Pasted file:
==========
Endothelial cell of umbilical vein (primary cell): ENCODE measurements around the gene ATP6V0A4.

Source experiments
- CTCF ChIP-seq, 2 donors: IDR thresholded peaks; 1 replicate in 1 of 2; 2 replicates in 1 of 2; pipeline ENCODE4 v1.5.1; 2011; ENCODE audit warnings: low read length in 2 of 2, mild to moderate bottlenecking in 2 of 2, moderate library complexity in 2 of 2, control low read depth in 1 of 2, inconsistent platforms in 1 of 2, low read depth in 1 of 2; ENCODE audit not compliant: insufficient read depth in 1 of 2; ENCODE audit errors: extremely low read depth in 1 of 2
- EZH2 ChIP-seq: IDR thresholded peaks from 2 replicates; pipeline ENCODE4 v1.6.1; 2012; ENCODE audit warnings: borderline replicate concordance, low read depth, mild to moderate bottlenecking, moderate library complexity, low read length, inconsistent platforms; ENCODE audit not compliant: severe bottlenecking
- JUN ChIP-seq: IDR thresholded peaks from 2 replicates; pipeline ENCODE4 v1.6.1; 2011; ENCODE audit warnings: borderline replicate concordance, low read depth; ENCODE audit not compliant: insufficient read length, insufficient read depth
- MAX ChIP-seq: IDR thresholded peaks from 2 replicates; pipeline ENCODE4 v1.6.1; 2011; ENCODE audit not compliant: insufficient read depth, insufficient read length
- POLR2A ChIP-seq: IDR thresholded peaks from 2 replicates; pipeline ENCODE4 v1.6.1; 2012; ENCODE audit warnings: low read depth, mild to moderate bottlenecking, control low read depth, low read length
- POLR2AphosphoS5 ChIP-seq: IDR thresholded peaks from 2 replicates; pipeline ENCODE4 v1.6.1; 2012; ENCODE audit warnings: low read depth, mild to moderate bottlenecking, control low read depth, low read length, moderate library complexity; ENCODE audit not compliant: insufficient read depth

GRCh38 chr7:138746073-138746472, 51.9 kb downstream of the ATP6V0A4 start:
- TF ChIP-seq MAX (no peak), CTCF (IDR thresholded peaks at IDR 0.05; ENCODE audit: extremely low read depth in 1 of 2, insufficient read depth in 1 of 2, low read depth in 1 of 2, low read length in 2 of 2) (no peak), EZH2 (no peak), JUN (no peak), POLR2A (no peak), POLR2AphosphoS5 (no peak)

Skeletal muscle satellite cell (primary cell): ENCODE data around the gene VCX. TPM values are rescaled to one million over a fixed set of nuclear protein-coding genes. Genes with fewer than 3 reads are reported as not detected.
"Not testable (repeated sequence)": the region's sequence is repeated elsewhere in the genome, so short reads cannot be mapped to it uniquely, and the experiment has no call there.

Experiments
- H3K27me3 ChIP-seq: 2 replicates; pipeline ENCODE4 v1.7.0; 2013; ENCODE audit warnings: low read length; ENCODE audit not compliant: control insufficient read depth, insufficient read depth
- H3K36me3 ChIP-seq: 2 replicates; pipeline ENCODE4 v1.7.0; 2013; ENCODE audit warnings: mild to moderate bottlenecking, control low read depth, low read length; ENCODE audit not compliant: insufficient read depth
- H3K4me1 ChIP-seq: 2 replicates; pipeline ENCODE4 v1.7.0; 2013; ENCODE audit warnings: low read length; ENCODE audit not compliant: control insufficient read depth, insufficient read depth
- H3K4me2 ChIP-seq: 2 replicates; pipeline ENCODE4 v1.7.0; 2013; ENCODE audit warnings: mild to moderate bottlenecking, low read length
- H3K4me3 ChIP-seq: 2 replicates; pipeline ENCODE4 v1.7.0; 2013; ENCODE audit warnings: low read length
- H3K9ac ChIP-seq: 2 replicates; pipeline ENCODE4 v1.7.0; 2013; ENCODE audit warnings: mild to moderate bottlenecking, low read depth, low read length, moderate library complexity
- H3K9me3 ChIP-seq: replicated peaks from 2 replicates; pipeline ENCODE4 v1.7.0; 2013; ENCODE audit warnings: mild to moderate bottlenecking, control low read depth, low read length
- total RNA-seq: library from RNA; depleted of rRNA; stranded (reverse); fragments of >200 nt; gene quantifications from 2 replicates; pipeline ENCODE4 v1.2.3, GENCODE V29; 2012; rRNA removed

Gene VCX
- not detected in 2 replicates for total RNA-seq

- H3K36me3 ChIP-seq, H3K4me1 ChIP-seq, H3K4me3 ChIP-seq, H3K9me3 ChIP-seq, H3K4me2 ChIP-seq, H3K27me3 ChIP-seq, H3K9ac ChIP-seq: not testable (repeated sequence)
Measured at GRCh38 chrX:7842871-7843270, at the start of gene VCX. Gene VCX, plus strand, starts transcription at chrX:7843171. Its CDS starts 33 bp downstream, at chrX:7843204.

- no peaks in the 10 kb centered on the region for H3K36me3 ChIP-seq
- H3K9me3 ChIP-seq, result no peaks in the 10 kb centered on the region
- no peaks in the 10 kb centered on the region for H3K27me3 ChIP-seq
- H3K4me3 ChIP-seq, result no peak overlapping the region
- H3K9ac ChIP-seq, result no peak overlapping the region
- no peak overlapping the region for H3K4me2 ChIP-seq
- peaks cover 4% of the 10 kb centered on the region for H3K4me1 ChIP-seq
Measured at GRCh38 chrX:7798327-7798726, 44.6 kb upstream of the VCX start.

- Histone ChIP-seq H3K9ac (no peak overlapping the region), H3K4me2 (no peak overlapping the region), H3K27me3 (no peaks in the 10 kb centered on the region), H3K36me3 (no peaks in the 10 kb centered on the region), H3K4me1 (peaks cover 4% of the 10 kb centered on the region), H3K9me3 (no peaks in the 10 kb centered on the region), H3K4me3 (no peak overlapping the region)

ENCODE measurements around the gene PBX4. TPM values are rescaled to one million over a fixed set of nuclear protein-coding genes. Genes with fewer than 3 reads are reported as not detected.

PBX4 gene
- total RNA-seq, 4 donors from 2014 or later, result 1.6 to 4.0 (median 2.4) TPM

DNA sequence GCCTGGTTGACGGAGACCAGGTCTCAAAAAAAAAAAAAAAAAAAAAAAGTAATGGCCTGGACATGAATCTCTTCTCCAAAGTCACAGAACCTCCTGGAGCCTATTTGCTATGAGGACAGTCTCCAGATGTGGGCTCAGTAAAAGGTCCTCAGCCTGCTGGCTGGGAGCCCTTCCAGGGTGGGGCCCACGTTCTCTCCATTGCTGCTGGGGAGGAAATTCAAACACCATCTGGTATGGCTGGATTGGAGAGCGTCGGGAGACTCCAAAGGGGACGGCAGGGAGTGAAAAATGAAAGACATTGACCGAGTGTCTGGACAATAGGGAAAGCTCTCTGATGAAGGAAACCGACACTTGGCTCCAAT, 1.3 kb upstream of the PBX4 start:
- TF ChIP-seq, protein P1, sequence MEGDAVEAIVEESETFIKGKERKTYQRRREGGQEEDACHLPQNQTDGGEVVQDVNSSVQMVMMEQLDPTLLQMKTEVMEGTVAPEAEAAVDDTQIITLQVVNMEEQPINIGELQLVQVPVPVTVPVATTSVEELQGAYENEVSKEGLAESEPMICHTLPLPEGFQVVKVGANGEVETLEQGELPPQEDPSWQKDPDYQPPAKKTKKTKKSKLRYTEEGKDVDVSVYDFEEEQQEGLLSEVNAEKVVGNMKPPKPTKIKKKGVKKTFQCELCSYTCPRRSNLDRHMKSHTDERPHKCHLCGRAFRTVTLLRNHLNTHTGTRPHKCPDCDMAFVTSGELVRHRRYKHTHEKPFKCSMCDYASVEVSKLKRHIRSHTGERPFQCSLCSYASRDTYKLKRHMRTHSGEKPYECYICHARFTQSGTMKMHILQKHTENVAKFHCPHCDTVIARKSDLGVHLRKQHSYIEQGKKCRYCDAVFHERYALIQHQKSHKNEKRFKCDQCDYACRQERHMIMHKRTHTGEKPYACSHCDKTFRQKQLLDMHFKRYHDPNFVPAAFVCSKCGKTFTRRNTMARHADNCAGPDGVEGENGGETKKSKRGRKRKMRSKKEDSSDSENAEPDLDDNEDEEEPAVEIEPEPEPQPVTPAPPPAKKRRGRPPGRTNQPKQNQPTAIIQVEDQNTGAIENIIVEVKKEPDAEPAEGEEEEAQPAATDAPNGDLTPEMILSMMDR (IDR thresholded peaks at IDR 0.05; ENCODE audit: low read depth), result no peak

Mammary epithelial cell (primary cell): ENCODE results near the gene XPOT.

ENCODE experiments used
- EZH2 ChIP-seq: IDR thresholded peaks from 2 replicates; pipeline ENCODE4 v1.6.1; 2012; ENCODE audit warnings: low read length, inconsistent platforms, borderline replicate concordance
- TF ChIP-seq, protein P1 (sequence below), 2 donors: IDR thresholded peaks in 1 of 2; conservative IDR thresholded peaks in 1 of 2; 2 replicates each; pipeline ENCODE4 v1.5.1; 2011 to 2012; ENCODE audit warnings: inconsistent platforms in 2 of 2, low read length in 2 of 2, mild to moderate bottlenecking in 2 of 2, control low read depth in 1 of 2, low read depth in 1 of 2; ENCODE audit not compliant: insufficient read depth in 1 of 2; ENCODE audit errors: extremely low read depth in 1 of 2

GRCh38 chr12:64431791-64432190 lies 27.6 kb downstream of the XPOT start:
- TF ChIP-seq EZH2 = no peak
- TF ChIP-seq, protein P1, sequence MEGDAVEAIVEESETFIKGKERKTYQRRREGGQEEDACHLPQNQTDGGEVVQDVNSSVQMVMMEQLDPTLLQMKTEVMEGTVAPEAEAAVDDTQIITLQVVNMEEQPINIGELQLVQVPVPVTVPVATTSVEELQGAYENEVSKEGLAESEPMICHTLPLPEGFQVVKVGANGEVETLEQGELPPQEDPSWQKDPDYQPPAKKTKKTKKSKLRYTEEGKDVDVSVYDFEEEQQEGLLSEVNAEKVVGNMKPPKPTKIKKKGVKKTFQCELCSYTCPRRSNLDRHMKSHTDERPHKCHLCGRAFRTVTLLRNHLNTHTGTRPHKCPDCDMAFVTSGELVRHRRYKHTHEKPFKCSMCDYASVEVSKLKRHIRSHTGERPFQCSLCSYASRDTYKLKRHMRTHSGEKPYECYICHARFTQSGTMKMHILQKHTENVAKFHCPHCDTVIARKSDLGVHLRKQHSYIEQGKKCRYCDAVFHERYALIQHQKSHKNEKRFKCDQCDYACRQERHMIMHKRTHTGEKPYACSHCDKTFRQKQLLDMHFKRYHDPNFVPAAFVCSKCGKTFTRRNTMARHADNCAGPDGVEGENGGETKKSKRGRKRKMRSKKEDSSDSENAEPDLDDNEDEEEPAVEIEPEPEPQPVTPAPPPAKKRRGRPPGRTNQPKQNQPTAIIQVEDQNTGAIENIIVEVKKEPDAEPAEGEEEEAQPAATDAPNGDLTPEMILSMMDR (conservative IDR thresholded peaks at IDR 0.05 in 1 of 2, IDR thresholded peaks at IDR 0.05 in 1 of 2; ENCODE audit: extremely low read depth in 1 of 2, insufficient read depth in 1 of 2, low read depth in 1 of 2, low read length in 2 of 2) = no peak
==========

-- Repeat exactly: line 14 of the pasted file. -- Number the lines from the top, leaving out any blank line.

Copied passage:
- H3K27me3 ChIP-seq: 2 replicates; pipeline ENCODE4 v1.7.0; 2013; ENCODE audit warnings: low read length; ENCODE audit not compliant: control insufficient read depth, insufficient read depth